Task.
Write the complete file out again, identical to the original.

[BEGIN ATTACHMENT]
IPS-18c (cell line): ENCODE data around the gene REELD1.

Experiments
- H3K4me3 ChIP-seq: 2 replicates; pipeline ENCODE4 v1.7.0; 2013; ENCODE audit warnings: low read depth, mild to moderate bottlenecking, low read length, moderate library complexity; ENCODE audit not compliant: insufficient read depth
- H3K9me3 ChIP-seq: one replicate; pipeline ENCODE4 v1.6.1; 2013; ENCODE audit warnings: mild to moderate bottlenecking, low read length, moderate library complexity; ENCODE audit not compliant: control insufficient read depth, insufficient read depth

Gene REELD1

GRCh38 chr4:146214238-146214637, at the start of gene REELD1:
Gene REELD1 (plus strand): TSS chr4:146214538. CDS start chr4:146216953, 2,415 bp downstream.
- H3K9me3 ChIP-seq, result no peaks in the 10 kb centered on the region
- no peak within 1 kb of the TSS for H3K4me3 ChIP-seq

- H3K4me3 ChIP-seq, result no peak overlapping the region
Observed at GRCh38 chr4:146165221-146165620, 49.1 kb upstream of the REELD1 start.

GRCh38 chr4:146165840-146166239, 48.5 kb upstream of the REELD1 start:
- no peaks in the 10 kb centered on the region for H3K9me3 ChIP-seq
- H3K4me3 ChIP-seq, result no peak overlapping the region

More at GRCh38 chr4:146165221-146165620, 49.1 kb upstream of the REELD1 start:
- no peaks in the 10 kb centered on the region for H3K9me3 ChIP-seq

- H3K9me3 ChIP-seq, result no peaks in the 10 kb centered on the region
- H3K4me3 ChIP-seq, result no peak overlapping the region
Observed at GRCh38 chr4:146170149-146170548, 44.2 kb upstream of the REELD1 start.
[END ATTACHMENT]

IPS-18c (cell line): ENCODE data around the gene REELD1.

Experiments
- H3K4me3 ChIP-seq: 2 replicates; pipeline ENCODE4 v1.7.0; 2013; ENCODE audit warnings: low read depth, mild to moderate bottlenecking, low read length, moderate library complexity; ENCODE audit not compliant: insufficient read depth
- H3K9me3 ChIP-seq: one replicate; pipeline ENCODE4 v1.6.1; 2013; ENCODE audit warnings: mild to moderate bottlenecking, low read length, moderate library complexity; ENCODE audit not compliant: control insufficient read depth, insufficient read depth

Gene REELD1

GRCh38 chr4:146214238-146214637, at the start of gene REELD1:
Gene REELD1 (plus strand): TSS chr4:146214538. CDS start chr4:146216953, 2,415 bp downstream.
- H3K9me3 ChIP-seq, result no peaks in the 10 kb centered on the region
- no peak within 1 kb of the TSS for H3K4me3 ChIP-seq

- H3K4me3 ChIP-seq, result no peak overlapping the region
Observed at GRCh38 chr4:146165221-146165620, 49.1 kb upstream of the REELD1 start.

GRCh38 chr4:146165840-146166239, 48.5 kb upstream of the REELD1 start:
- no peaks in the 10 kb centered on the region for H3K9me3 ChIP-seq
- H3K4me3 ChIP-seq, result no peak overlapping the region

More at GRCh38 chr4:146165221-146165620, 49.1 kb upstream of the REELD1 start:
- no peaks in the 10 kb centered on the region for H3K9me3 ChIP-seq

- H3K9me3 ChIP-seq, result no peaks in the 10 kb centered on the region
- H3K4me3 ChIP-seq, result no peak overlapping the region
Observed at GRCh38 chr4:146170149-146170548, 44.2 kb upstream of the REELD1 start.